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'The Simpsons Movie' is box-office gold. Homer may be Everyman, and an Ugly American, but he's funny.

August 04, 2007

It's no secret that the animated television series "The Simpsons" has fans around the world; last weekend's chart-topping overseas ticket sales for its spinoff movie only underscored the point. What's puzzling is why. How did an ignorant, doughnut-scarfing "Ugly American" father and his mustard-tinged brood win fans in Auckland, Argenteuil and Argentina?

Maybe it's that cartoons transcend borders, or that the series' long run -- 18 seasons, 400 episodes and counting -- has given fans an unparalleled opportunity to intimately know not only a fictional family but an entire fictional town. Maybe it's just that the show is really, really funny.

Or perhaps "The Simpsons" taps into a need to belittle the world's only remaining superpower. The show has set the standard for American cultural satire, skewering politicians, pop stars, seminarians and scientists with equal glee. Anti-Yank mockery might play a part when half the participants in a BBC poll rank bumbling paterfamilias Homer Simpson the greatest American ever -- with runners-up the Rev. Martin Luther King Jr. and Abraham Lincoln earning less than 10% of the vote each.

But animus toward the United States doesn't explain the kind of goofball mania that inspired a New Zealand town to erect a 12-foot-tall sculpture of a pink doughnut (Homer's favorite food) or a newspaper in Argentina to sponsor an "Argentine Homer" contest. Series creator Matt Groening has suggested that people everywhere relate to "The Simpsons" because "the love of stupidity is universal." Al Jean, the movie's producer, may hit closer to the mark when he suggests that Homer, the emotional heart of the show, is Everyman. People understand a guy who falls asleep on the job, lives for his beer and fibs foolishly to his family -- yet still loves them deeply and truly.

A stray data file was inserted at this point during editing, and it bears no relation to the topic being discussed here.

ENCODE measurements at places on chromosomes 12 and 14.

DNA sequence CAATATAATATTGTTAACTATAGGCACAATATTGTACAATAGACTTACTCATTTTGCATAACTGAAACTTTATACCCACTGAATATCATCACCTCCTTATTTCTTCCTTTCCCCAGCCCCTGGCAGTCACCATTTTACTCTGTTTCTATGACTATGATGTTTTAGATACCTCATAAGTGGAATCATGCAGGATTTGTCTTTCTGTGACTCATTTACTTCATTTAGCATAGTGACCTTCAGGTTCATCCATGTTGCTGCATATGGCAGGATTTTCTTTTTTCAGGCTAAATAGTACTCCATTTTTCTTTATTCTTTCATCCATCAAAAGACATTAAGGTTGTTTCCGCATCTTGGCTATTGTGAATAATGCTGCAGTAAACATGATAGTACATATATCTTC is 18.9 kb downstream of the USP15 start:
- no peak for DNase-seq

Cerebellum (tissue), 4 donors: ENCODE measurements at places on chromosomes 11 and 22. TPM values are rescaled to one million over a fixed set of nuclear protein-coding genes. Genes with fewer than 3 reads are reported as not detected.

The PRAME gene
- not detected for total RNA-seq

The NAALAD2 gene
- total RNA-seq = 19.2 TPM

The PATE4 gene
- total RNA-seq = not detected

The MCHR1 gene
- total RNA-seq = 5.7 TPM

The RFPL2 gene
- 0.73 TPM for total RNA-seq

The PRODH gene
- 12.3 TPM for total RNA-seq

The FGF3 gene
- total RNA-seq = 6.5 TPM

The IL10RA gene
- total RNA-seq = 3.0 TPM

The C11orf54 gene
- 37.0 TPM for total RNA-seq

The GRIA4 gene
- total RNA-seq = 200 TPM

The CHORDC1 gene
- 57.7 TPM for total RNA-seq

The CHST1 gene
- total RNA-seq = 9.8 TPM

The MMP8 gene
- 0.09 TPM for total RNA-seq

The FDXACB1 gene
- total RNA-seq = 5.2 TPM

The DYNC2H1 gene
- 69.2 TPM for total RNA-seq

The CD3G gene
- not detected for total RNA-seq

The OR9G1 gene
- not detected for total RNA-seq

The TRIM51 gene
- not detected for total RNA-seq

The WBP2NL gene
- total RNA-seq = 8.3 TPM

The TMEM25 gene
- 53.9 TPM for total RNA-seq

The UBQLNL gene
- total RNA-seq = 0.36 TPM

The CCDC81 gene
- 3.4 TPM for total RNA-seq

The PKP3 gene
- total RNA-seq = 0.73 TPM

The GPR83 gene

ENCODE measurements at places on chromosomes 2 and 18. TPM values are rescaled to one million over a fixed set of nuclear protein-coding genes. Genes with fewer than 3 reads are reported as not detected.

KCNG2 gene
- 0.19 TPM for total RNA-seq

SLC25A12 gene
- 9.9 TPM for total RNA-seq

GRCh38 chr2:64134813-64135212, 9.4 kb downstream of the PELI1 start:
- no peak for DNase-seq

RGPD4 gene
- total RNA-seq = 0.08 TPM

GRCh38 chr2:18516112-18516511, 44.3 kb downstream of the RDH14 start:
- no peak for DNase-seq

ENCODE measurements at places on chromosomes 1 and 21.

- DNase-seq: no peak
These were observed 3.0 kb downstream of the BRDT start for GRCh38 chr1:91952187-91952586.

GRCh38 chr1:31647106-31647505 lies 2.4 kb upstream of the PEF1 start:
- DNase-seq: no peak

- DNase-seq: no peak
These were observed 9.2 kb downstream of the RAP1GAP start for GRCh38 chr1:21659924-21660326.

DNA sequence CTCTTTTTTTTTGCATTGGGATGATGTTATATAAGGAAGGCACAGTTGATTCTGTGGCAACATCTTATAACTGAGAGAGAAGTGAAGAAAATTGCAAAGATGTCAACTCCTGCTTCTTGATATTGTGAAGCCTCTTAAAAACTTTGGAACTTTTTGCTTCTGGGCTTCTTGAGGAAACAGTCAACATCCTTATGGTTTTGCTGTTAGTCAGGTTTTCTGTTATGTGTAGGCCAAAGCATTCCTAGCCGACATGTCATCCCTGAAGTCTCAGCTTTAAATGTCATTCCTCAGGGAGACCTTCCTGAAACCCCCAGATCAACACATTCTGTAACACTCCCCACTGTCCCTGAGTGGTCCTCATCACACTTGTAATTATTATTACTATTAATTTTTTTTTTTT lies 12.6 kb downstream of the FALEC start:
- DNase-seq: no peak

Whatever the appeal, the worldwide success of "The Simpsons Movie" marks a positive moment for American culture. In a 1992 speech to a group of religious broadcasters, then-President George H.W. Bush proclaimed that "we need a nation closer to the Waltons than to the Simpsons." He lost the election. "The Simpsons" won. With humor, it presents a slice of American life encompassing clannishness and diversity, ignorance and smarts, prejudice and love, hypocrisy and good intentions -- in other words, humanity in all its Technicolor variety. As matriarch Marge Simpson might say, Homer and his neighbors get the world to laugh with us, not at us. That can only be a good thing.

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